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Poster display session

4693 - Clinical and pre-clinical biomarkers of Regorafenib (REG) efficacy in metastatic colorectal cancer (mCRC) in a phase II trial

Date

11 Sep 2017

Session

Poster display session

Presenters

Khurum Khan

Citation

Annals of Oncology (2017) 28 (suppl_5): v22-v42. 10.1093/annonc/mdx363

Authors

K. Khan1, D. Cunningham2, G. Vlachogiannis3, S. Hedayat3, M. Rata2, D. Koh2, N. Tunariu4, Y. Jamin3, D. Collins2, I. Chau5, S. Rao5, D. Watkins6, N. Starling7, C. Peckitt6, N. Fotiadis2, C. Saffery1, J. Hahne3, M. Fassan8, C. Braconi9, N. Valeri10

Author affiliations

  • 1 Gi And Lymphoma, Royal Marsden Hopsital, SM2 5PT - London/GB
  • 2 Gi And Lymphoma Research Unit, Royal Marsden Hospital NHS Foundation Trust, SW3 6JJ - London/GB
  • 3 Biomedical Research Centre At The Royal Marsden Hospital And The Institute Of Cancer Research, Institute of Cancer Research, SM2 5PT - London/GB
  • 4 Radiology, The Royal Marsden NHS Foundation Trust, London/GB
  • 5 Deaprtment Of Medicine  , Royal Marsden Hospital  , SM2 5PT - Sutton/GB
  • 6 Department Of Medicine  , Royal Marsden Hospital  , SM2 5PT - Sutton/GB
  • 7 Medical Oncology, Royal Marsden Hospital NHS Foundation Trust, SW3 6JJ - London/GB
  • 8 Department Of Medicine, University of Padua, Padua/IT
  • 9 Division Of Cancer Therapeutics, The Institute Of Cancer Research, Institute of Cancer Research, London/GB
  • 10 Molecular Pathology, The Institute of Cancer Research/Royal Marsden Hospital, SM2 5NG - Sutton/GB
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Resources

Abstract 4693

Background

REG demonstrated efficacy in pre-treated mCRC pts. Lack of predictive biomarkers, potential toxicities and cost/effectiveness concerns highlight the unmet need for better patient selection.

Methods

RAS mutant mCRC pts with biopsiable metastatic deposits were enrolled in this phase II trial. Tissue biopsies (6-12 cores) were obtained at baseline (BL), after 2 months if stable disease (SD) and at disease progression (PD). Dynamic contrast enhanced (DCE) MRI was acquired pre and at day 15 post-treatment. Median values of volume transfer constant (Ktrans), enhancing fraction (EF) and their product, KEF [Ktrans*EF/100] were generated. Circulating tumour (ct) DNA was collected monthly until PD and tested for clonal RAS mutations by digital droplet PCR. PDOs derived from responders and non-responders pts were implanted orthotopically in the liver of mice and treated with REG for 5 days. Changes in tumour and fractional blood volume (fBV) were monitored by oxygen-enhanced MRI.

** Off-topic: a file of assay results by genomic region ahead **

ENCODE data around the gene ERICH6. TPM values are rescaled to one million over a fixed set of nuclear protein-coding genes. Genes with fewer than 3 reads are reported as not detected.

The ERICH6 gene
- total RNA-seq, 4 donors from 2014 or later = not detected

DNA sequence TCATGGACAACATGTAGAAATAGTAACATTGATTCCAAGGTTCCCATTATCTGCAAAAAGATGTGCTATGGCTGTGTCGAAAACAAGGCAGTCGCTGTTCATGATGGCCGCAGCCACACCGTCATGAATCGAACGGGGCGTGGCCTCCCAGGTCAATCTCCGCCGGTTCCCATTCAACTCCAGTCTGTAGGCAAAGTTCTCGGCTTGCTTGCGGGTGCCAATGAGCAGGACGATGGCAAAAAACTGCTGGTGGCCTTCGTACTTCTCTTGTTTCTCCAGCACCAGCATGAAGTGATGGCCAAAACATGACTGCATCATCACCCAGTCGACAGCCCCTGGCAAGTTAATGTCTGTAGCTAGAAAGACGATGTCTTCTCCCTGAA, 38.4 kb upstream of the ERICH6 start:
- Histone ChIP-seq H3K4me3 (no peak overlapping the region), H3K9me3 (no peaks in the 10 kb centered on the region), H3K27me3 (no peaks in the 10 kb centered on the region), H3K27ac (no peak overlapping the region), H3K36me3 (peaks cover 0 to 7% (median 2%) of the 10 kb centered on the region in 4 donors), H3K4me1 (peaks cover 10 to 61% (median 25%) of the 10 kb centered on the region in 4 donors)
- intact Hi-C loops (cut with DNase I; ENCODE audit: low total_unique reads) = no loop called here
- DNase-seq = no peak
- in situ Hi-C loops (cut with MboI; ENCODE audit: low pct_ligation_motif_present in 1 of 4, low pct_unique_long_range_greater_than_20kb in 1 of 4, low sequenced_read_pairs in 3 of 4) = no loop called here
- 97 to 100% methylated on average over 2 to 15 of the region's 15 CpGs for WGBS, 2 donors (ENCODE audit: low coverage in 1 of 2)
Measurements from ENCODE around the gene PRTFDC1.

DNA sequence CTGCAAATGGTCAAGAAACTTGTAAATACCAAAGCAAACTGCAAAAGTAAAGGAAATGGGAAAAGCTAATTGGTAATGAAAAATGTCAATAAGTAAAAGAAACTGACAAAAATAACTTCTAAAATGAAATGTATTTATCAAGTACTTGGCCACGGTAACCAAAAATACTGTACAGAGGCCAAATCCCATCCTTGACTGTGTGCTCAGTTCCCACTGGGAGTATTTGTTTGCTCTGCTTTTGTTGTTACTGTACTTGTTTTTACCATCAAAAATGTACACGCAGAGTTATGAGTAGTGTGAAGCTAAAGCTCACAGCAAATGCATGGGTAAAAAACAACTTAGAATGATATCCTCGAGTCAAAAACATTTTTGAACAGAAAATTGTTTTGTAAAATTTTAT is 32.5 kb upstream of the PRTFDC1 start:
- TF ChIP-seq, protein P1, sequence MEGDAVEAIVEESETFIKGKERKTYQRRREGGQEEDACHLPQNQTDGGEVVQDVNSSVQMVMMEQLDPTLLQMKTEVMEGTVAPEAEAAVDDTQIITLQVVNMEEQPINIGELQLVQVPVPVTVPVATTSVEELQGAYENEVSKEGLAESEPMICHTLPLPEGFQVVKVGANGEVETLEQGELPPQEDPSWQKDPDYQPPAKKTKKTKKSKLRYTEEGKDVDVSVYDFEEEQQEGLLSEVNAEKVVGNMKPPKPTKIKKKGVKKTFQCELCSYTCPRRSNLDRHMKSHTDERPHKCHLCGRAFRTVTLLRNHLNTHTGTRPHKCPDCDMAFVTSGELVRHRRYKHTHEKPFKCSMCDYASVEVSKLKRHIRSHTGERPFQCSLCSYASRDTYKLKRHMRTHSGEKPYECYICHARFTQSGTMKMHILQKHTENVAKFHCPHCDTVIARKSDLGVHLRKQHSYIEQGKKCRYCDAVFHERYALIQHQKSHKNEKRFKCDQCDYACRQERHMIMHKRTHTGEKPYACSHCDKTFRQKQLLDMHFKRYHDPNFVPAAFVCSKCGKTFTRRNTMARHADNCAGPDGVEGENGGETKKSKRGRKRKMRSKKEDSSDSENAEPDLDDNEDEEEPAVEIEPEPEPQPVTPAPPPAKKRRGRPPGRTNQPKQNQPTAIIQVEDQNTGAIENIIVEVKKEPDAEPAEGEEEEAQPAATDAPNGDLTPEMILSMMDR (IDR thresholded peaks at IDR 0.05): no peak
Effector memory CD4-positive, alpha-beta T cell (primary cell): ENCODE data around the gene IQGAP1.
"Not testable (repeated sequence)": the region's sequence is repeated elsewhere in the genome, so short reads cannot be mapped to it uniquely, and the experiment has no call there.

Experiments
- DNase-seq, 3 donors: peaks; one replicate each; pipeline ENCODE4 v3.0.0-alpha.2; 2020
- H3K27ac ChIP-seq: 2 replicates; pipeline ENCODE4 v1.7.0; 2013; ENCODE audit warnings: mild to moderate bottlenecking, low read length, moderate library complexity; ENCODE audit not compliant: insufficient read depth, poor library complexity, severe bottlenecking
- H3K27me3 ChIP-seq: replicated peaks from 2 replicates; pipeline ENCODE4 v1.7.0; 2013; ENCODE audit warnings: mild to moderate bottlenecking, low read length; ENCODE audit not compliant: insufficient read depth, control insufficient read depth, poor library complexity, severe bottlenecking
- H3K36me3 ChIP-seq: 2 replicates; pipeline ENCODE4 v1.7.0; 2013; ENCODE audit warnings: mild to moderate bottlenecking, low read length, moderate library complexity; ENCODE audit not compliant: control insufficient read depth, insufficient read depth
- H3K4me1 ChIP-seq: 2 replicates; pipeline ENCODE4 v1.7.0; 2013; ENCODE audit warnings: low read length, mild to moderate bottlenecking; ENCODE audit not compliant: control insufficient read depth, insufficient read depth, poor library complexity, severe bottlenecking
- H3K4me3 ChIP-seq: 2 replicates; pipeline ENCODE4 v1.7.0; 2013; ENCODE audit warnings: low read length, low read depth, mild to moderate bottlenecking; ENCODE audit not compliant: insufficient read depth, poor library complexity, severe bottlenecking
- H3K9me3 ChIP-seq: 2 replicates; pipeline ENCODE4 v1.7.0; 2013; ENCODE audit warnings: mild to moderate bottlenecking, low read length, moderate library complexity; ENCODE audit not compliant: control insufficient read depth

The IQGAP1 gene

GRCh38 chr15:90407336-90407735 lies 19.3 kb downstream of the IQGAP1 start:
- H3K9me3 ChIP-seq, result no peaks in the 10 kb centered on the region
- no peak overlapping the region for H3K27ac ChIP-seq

Results

mCRC pts (n = 27) with paired MRI scans were analysed; a single target lesion per pt was chosen (25 liver and 2 pelvic metastases). Median KEF decrease was 58.2%. In the 23 analysable pts (4 received ≤1 cycle of treatment due to toxicities),>70% drop in KEF(8/27) was associated with higher disease control rate (DCR) measured by RECIST 1.1 at 2 months (m) (p = 0.05), progression free survival (PFS) [HR = 0.24 (0.07-0.86), p = 0.03], 6-m PFS (43.8% VS 0%) and overall survival (OS) [HR 0.08 (0.01-0.63), p = 0.02]. In all pts with DCR, PFS was found to be 5.6 vs. 4.2 m [HR 0.30 (95% CI 0.06-1.49), p = 0.140) and OS was 15.2 vs. 5.8 m [HR 0.11 (95% CI 0.01-1.06), p = 0.057]. KEF drop correlated with CD-31 reduction in sequential tissue biopsies (p = 0.04). RAS mutant clones decay in ctDNA after 8 weeks of treatment was associated with better PFS [HR 0.21 (0.06 - 0.71), p = 0.01] and OS [HR 0.28 (0.07 - 1.04), p = 0.06]. PDOs xeno-transplants treated with REG compared to controls had significant lower tumour fBV (4.5 VS 10.6, p = 0.03) and lower microvascular density measured by CD31 staining (4.3 VS 8.9, p = 0.02).

Conclusions

Combining DCE-MRI and ctDNA predicts depth and duration of anti-angiogenic response to REG with potential health economic implications.

Clinical trial identification

clinical trials.gov number NCT03010722

Legal entity responsible for the study

The Royal Marsden NHS Foundation Trust

Funding

Bayer Oncology Group

Disclosure

K. Khan: Advisory board for Bayer Oncology Group. D. Cunningham: Research funding from: Roche, Amgen, Celgene, Sanofi, Merck Serono, Novartis, AstraZeneca, Bayer, Merrimack and MedImmune. I. Chau: Advisory roles with Merck Serono, Roche, Sanofi Oncology, Bristol-Myers Squibb, Eli-Lilly, Novartis, Gilead Science. Research funding from Merck-Serono, Novartis, Roche and Sanofi Oncology, and honoraria from Roche, Sanofi-Oncology, Eli-Lilly, Taiho. C. Peckitt: Advisory roles with Sanofi. All other authors have declared no conflicts of interest.

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